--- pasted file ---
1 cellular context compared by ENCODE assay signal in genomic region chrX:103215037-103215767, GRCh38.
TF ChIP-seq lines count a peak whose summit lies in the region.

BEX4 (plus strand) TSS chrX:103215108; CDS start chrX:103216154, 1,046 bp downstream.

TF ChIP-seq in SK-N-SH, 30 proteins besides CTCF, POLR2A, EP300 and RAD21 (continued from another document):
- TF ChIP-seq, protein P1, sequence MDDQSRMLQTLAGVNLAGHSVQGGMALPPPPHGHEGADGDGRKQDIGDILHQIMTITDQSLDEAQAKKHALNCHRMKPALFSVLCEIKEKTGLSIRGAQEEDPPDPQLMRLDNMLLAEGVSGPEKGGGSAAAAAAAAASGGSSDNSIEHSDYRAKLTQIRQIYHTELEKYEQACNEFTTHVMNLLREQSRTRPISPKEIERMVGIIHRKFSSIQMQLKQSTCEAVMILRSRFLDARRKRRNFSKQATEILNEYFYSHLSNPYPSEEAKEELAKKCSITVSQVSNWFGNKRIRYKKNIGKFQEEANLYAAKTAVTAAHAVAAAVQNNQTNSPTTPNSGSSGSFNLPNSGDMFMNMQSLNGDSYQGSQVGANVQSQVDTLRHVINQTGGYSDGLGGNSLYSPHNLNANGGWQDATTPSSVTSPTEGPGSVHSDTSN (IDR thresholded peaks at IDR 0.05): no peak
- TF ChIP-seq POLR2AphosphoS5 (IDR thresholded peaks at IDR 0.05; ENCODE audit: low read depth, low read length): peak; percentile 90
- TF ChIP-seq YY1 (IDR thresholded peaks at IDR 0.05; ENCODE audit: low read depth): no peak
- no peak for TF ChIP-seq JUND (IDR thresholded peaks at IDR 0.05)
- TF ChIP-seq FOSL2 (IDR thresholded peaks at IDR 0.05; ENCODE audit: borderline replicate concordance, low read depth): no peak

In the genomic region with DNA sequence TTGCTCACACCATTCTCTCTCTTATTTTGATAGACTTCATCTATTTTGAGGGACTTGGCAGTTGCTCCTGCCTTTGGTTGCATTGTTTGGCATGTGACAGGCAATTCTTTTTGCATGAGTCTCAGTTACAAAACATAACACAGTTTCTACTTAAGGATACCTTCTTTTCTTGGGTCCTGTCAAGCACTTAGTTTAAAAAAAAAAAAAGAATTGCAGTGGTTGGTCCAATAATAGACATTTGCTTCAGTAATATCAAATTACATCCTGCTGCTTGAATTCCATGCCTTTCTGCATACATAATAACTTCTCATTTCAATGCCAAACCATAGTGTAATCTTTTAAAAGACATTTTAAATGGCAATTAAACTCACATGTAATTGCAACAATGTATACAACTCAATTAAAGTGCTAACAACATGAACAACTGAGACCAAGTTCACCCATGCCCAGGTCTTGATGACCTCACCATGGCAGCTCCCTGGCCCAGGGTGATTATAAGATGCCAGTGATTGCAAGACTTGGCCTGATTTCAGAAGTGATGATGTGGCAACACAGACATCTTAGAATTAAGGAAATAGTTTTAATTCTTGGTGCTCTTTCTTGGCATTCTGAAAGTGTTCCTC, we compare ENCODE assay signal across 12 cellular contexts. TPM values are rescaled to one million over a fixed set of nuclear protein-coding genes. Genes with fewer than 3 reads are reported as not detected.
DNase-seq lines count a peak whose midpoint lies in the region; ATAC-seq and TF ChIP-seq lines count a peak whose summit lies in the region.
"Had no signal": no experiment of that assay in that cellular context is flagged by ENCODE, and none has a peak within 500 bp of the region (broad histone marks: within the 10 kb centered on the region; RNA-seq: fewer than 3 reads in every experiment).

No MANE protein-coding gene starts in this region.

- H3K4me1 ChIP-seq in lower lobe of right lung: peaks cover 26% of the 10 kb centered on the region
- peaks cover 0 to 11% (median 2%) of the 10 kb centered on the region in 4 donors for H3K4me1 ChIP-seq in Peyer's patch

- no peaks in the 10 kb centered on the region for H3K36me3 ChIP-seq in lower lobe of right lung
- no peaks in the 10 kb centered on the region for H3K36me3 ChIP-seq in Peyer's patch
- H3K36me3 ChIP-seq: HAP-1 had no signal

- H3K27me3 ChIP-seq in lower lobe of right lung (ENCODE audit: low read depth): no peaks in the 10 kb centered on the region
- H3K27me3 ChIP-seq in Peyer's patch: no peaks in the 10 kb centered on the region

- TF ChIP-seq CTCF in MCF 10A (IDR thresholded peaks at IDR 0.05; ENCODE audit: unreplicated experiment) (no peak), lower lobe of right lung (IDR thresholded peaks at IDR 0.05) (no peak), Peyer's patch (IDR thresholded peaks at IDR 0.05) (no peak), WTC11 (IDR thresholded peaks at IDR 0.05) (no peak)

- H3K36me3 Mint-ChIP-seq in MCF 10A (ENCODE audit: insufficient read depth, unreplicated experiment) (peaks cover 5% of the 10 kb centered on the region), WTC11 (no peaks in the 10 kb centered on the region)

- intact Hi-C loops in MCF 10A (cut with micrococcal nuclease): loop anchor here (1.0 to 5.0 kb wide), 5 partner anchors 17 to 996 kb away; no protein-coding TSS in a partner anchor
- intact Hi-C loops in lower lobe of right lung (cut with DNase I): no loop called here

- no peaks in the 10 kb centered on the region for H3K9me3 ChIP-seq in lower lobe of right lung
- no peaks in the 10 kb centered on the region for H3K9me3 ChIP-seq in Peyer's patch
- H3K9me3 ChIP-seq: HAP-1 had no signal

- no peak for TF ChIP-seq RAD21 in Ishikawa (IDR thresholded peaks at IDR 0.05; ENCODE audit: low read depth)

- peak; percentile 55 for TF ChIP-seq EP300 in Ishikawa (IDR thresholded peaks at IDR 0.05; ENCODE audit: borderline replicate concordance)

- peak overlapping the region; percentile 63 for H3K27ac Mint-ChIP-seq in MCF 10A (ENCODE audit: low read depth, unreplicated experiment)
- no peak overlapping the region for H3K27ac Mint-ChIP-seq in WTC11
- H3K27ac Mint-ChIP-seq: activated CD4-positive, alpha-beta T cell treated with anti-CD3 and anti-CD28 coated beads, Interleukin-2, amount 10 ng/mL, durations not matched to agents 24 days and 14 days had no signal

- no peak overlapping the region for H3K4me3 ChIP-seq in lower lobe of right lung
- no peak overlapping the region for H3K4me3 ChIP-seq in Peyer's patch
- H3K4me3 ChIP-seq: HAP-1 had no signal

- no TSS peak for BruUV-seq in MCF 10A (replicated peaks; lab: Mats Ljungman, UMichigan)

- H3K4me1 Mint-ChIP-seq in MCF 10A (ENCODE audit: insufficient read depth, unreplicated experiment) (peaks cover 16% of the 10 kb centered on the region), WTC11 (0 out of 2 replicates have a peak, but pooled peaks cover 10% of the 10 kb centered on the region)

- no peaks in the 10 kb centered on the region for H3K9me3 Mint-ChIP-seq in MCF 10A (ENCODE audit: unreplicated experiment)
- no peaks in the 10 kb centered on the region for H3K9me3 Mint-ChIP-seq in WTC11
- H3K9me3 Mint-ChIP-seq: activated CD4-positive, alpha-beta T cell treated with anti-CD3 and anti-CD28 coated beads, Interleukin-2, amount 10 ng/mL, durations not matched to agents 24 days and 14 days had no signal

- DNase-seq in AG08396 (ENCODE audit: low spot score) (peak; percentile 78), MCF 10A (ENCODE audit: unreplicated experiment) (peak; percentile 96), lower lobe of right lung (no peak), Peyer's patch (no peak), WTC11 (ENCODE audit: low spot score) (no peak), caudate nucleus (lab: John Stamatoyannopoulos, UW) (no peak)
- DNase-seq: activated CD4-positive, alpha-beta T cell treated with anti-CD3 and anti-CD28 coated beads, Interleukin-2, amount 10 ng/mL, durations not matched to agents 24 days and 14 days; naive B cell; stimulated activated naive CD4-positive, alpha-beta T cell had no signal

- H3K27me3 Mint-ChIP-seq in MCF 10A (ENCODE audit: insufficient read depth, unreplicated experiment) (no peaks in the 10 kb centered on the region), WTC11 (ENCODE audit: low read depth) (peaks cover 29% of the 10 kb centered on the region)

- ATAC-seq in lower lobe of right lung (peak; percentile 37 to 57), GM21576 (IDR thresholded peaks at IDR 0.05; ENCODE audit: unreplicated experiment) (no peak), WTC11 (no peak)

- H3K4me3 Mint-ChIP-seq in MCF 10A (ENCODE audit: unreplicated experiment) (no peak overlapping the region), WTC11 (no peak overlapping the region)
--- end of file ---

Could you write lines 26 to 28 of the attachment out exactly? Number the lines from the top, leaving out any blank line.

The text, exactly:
- no peaks in the 10 kb centered on the region for H3K9me3 ChIP-seq in Peyer's patch
- H3K9me3 ChIP-seq: HAP-1 had no signal

- no peak for TF ChIP-seq RAD21 in Ishikawa (IDR thresholded peaks at IDR 0.05; ENCODE audit: low read depth)